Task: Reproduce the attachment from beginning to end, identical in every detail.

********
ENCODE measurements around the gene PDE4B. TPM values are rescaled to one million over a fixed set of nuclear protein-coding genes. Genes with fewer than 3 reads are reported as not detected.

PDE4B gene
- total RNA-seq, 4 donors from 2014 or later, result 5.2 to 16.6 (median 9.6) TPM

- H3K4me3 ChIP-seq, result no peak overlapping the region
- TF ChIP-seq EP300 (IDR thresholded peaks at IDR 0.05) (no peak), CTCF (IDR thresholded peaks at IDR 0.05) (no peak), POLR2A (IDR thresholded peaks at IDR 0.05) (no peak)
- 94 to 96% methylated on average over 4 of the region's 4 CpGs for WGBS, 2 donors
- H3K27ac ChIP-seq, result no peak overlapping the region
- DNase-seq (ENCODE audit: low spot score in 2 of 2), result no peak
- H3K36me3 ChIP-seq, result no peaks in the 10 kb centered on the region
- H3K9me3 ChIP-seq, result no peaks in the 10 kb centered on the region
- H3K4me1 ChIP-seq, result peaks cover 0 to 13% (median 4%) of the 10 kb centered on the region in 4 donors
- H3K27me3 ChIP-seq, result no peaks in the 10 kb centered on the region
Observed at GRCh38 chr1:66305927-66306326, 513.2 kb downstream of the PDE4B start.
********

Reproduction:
ENCODE measurements around the gene PDE4B. TPM values are rescaled to one million over a fixed set of nuclear protein-coding genes. Genes with fewer than 3 reads are reported as not detected.

PDE4B gene
- total RNA-seq, 4 donors from 2014 or later, result 5.2 to 16.6 (median 9.6) TPM

- H3K4me3 ChIP-seq, result no peak overlapping the region
- TF ChIP-seq EP300 (IDR thresholded peaks at IDR 0.05) (no peak), CTCF (IDR thresholded peaks at IDR 0.05) (no peak), POLR2A (IDR thresholded peaks at IDR 0.05) (no peak)
- 94 to 96% methylated on average over 4 of the region's 4 CpGs for WGBS, 2 donors
- H3K27ac ChIP-seq, result no peak overlapping the region
- DNase-seq (ENCODE audit: low spot score in 2 of 2), result no peak
- H3K36me3 ChIP-seq, result no peaks in the 10 kb centered on the region
- H3K9me3 ChIP-seq, result no peaks in the 10 kb centered on the region
- H3K4me1 ChIP-seq, result peaks cover 0 to 13% (median 4%) of the 10 kb centered on the region in 4 donors
- H3K27me3 ChIP-seq, result no peaks in the 10 kb centered on the region
Observed at GRCh38 chr1:66305927-66306326, 513.2 kb downstream of the PDE4B start.